My iPad: A notebook, calendar and agenda all-in-one
Since the launch of Writing with Thumbs in September, I’ve been exploring iPad apps that help students become more versatile writers and presenters. Along the way, I’ve discovered that iPads provide a lot of benefits, and a few challenges, for university students.
Benefits of using an iPad
Before I started exploring my iPad Air, I never brought a laptop to class. I always preferred taking notes the old-fashioned way, using pen and paper. These days, I never leave for class without my iPad in tow. Because of their small size and speed, iPads are perfect tools to bring to class. Even if you prefer handwritten notes (I confess – I still do), iPads are so easy to pull out when you need to look up a quick definition or do a Google search. My favorite part about my iPad Air is that it barely takes up any room on my desk, especially compared to my laptop. The dozens of note-taking and presentation apps are just a bonus!
iPads also have apps that meet students’ needs outside of the classroom. Many Elon students are committed to clubs, organizations, sports, jobs and other extracurricular groups. As a Resident Assistant, I’m responsible for reporting to my supervisor every week, and having an iPad makes my job easy. I especially like using Google Sheets and Google Drive on my iPad to keep track of community events I’m planning, interactions with residents, and more. Since iPads are so fast and convenient, I can easily whip out my iPad during a 5-minute break in class and take care of RA responsibilities. In addition, I love using the classic Apple Messages, Mail, and Calendar apps to keep my life organized and updated. I use these apps constantly.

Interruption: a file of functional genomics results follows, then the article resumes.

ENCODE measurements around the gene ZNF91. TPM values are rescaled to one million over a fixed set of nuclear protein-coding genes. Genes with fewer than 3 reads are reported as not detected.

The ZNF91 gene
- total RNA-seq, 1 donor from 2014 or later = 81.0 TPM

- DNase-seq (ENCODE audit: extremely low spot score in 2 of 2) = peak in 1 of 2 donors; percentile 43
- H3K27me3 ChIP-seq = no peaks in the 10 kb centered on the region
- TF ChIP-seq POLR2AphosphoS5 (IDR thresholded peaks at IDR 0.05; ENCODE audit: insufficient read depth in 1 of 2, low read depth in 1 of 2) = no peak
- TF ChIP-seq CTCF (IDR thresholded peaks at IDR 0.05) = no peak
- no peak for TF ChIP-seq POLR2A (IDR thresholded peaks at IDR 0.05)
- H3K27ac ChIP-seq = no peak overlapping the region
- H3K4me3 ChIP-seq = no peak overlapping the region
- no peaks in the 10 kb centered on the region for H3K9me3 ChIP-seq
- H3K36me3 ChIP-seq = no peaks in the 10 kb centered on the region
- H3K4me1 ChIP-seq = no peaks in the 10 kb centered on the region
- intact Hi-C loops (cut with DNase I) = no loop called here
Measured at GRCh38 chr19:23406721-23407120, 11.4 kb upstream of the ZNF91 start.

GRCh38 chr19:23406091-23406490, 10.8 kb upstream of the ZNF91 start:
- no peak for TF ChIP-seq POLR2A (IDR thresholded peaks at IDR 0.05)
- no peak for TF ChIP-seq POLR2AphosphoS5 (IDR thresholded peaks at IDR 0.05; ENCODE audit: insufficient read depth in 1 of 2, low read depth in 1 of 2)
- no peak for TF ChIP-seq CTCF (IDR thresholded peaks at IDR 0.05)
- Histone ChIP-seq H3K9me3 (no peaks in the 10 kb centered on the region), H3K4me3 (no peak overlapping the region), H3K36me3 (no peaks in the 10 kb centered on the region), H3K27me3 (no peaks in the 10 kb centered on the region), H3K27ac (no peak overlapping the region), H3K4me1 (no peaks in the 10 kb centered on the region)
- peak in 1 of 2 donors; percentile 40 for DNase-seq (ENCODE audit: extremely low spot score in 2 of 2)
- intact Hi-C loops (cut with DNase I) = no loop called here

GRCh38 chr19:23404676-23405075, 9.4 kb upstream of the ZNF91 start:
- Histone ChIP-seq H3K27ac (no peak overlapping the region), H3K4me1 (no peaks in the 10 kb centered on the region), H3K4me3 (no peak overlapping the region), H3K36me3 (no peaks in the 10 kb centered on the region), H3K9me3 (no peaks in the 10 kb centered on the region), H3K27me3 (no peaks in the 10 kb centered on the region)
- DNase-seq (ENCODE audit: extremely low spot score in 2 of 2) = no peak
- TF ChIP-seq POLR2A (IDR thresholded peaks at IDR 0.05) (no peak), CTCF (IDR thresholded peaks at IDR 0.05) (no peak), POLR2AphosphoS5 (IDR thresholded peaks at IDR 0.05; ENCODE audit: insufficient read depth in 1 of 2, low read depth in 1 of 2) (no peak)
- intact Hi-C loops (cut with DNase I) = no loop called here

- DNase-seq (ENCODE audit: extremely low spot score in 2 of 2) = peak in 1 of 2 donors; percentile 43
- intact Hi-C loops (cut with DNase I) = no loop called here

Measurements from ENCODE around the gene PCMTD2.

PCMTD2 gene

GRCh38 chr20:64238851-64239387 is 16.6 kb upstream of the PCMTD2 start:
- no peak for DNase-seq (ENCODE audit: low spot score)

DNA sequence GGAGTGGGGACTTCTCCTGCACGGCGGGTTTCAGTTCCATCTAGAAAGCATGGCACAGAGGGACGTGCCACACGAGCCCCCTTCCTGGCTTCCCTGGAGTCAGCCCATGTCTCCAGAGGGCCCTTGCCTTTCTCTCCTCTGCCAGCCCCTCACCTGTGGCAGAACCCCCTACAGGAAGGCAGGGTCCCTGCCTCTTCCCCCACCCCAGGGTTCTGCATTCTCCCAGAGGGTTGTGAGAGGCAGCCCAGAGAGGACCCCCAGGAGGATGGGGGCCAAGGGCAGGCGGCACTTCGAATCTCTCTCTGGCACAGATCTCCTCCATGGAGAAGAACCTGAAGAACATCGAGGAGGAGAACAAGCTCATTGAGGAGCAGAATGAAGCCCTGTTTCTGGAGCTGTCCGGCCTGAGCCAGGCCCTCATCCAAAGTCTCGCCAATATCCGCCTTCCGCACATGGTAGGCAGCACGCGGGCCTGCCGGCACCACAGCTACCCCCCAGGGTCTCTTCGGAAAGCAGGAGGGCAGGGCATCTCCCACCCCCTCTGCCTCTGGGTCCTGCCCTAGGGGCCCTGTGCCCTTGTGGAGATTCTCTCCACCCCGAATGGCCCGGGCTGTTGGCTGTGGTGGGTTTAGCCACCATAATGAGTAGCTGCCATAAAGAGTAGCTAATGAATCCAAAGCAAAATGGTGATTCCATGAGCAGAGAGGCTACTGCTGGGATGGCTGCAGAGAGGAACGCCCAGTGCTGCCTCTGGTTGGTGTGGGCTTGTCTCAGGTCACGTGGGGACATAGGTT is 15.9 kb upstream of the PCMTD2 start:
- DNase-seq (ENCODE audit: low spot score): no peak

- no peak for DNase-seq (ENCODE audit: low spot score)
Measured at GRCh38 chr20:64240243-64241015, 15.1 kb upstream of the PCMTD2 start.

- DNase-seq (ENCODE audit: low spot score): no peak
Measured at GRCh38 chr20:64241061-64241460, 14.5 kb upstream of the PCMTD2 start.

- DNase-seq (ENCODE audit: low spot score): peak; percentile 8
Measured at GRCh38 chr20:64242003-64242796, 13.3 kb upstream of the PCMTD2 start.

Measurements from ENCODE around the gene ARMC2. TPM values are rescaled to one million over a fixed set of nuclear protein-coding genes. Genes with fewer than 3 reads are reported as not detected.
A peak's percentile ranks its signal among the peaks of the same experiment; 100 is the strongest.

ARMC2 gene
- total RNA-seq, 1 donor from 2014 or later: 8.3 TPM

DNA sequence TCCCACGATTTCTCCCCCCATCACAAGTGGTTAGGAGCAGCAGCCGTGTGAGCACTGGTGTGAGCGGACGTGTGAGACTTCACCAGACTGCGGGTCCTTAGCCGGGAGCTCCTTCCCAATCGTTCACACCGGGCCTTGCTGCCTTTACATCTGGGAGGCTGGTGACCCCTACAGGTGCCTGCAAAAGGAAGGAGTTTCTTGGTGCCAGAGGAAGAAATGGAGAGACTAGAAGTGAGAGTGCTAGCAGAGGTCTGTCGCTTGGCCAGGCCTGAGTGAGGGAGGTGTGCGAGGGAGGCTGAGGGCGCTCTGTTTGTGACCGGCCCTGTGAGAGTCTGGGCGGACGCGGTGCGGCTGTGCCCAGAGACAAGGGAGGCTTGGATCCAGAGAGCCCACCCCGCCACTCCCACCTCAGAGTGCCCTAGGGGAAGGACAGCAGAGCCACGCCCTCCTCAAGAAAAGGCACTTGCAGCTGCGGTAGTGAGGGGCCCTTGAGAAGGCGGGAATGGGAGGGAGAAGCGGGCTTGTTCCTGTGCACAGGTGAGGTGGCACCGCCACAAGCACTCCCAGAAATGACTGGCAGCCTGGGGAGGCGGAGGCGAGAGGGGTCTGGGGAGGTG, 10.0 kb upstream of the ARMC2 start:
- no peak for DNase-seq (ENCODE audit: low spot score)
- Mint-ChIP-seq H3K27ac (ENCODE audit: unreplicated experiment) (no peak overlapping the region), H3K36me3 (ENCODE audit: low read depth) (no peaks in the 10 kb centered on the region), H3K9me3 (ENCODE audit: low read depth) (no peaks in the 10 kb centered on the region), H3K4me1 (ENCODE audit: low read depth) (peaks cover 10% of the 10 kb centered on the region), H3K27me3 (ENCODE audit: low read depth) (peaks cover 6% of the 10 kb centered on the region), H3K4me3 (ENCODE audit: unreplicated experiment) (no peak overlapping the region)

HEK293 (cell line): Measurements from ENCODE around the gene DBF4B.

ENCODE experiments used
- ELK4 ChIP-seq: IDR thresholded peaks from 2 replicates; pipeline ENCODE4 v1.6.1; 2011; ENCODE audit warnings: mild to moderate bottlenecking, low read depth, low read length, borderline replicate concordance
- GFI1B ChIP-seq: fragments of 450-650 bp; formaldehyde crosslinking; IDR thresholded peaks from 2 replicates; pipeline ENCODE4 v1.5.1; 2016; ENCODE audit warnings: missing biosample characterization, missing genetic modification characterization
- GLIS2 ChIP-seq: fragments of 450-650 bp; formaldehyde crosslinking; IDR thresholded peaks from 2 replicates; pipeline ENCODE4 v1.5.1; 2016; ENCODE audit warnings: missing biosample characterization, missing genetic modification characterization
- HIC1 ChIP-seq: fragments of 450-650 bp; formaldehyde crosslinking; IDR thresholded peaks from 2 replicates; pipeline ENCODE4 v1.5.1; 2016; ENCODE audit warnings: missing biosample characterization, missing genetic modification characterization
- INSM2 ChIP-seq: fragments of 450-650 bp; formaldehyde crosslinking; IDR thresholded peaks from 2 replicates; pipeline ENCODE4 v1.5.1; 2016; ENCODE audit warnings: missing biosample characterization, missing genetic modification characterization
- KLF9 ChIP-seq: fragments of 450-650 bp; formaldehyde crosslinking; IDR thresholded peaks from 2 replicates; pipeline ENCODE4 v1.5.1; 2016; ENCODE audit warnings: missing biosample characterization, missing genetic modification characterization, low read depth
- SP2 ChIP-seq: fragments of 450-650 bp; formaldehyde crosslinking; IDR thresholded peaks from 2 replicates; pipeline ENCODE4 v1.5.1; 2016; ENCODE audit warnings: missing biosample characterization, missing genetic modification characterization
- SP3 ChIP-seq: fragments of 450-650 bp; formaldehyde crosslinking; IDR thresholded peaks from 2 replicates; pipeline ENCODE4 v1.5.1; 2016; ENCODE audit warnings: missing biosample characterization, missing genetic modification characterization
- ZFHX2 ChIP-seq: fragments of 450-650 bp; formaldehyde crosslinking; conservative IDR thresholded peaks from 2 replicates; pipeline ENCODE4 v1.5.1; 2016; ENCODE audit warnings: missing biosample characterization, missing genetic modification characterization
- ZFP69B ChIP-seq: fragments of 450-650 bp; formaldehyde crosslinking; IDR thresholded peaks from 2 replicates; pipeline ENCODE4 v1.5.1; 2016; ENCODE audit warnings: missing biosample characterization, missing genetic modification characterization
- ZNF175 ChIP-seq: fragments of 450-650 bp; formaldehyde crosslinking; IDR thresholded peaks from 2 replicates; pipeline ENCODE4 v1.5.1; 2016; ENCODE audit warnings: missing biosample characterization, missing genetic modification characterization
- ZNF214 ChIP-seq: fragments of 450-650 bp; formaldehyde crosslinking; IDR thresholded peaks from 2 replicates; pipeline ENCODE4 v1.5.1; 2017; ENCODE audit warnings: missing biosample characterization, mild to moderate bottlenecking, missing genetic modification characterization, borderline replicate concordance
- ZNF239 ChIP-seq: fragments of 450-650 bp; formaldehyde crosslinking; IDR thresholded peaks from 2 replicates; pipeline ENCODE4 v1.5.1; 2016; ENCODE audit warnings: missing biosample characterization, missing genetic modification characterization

The integration feature of iPads is another quality that makes them great for students inside and outside of class. Many apps, like Microsoft Word, Sheets and Drive connect with your existing Microsoft and Google accounts, so everything you write on your iPad can be accessed from other devices like your phone or laptop. If you have an iPhone and an iPad, your notes, photos, and calendars sync automatically, as well. No matter what device you’re using, you have access to all of your important documents.
Finally, I’ve found that iPads are most beneficial when used in tandem with other devices. I love to place my laptop and iPad side-by-side. This way, I can have my calendar open on my iPad while responding to e-mails on my laptop. Or perhaps I might open a PDF on my laptop while taking notes on my iPad. It’s so convenient to have another screen to keep my ideas and tasks separate from one another.
The challenge of using an iPad
In terms of writing, I can say that after 5 months of using an iPad, I’m still drawn to computers. iPads are fantastic for taking quick notes, but I prefer to use my laptop when writing longer papers and essays. The Belkin keyboard that I use with the iPad is amazing (I haven’t had to charge it since September!), but having the physical presence of a laptop feels better to me. If my iPad could print directly to campus printers, I might be more inclined to use it for bigger writing projects.
iPads and student creativity
Students who are creatively-minded and students who want to become more creative in their work could benefit from using an iPad. There are so many great apps to use in class, from note-takers, to annotators, to presentation creators. My preferences are with the more basic Microsoft Word app and the Apple Notes app, but if you enjoy exploring and discovering new ways of creating, you’ll love your iPad. Apps are endless.
Overall, using an iPad Air provides benefits for students inside and outside of the classroom. It’s like a notebook, agenda, and laptop all-in-one. I’ve loved using my iPad throughout the last 5 months and can’t wait to explore more during the upcoming semester. Now that I’ve learned about some basic writing and presentation apps, I’m looking to explore apps that help students create graphic designs, organize their ideas, and write for pleasure.